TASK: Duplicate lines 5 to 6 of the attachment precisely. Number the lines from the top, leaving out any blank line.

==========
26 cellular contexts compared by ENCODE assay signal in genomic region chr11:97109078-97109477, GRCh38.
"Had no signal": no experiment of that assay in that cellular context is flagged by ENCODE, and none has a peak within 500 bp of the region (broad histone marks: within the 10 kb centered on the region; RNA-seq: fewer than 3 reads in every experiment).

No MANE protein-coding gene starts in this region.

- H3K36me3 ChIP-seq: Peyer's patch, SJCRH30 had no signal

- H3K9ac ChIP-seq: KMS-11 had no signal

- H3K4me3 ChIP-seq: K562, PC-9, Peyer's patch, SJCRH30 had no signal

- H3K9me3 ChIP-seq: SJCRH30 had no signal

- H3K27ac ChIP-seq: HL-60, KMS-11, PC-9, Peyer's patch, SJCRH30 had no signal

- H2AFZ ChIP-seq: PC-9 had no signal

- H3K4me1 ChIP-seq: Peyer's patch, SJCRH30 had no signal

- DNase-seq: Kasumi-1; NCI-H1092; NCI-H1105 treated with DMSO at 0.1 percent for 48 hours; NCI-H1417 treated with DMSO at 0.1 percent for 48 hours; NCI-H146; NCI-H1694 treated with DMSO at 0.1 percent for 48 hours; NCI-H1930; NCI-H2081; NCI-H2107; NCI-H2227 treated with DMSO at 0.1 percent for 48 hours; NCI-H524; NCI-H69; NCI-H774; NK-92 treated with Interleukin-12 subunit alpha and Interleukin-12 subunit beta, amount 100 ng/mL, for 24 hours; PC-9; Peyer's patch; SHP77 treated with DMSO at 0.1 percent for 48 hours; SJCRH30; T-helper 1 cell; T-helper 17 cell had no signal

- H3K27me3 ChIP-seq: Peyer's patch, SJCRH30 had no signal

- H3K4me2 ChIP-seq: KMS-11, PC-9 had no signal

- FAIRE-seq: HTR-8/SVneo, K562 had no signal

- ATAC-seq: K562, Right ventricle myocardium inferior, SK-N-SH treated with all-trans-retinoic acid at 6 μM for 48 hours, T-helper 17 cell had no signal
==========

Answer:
- H3K9ac ChIP-seq: KMS-11 had no signal

- H3K4me3 ChIP-seq: K562, PC-9, Peyer's patch, SJCRH30 had no signal